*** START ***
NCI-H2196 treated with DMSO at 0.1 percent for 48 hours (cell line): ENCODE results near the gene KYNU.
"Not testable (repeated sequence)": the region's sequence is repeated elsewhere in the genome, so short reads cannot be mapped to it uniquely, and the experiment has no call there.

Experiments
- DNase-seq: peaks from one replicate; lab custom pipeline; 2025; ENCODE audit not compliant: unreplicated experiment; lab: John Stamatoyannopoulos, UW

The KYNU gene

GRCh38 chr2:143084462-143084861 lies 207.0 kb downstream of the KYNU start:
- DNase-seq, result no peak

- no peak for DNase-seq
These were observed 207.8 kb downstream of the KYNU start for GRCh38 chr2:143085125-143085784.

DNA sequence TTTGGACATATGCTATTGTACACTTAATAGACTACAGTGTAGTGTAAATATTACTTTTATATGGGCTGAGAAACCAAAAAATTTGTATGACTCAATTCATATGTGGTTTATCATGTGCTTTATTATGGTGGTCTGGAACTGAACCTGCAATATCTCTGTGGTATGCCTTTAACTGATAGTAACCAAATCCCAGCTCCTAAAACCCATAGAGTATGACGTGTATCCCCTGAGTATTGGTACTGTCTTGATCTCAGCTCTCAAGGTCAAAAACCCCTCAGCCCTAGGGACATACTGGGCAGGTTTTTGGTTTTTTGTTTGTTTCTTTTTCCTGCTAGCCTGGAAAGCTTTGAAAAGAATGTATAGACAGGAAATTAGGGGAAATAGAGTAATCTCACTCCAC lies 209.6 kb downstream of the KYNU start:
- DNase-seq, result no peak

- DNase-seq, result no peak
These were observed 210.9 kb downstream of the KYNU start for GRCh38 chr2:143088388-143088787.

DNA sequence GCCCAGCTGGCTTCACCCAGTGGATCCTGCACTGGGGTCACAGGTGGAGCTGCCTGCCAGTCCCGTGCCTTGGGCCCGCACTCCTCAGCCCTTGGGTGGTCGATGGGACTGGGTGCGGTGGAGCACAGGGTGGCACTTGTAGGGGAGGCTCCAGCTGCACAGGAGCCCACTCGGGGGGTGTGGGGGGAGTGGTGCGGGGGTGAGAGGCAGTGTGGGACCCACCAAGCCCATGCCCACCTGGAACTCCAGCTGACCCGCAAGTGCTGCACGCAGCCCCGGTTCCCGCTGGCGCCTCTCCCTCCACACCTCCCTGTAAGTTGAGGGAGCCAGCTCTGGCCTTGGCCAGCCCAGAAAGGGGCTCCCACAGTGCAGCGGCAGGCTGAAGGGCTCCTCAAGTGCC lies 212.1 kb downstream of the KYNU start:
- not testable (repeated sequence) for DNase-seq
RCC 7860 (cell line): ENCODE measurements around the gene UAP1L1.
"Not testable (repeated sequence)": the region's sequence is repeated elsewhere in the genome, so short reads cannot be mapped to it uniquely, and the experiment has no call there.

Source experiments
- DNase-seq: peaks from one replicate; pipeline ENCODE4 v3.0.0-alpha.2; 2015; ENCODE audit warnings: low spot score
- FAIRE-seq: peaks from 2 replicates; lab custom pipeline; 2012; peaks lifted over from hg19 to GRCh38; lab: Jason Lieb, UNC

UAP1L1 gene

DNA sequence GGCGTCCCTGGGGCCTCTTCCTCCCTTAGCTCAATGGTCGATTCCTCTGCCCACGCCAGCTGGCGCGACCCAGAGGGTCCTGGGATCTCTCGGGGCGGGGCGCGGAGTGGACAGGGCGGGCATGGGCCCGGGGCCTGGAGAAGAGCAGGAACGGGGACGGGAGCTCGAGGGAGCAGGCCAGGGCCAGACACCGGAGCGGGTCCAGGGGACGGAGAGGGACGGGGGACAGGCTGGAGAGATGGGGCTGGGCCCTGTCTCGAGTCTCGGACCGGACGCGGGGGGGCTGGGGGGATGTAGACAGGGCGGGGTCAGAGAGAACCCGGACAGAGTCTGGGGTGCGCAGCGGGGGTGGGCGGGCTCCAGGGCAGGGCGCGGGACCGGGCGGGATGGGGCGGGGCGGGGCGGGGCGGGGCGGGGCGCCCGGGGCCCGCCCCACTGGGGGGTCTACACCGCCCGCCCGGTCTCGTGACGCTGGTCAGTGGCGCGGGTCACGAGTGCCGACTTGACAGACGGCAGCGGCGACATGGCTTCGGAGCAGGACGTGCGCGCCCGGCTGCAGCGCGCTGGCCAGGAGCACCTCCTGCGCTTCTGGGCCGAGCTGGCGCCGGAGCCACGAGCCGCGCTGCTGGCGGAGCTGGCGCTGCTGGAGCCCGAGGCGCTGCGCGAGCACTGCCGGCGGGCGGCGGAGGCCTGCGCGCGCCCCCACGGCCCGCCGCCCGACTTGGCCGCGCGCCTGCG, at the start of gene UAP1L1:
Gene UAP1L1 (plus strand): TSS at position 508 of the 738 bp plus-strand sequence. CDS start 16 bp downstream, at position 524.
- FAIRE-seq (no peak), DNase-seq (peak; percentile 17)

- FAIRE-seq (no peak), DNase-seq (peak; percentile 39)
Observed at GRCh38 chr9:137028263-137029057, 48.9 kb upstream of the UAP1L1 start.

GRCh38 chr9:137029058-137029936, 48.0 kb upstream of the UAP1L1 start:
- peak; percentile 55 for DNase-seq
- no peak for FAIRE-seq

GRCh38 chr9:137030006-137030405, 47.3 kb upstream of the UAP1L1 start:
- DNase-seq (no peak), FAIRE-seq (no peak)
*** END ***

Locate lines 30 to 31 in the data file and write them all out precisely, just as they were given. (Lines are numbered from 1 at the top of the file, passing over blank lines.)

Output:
GRCh38 chr9:137030006-137030405, 47.3 kb upstream of the UAP1L1 start:
- DNase-seq (no peak), FAIRE-seq (no peak)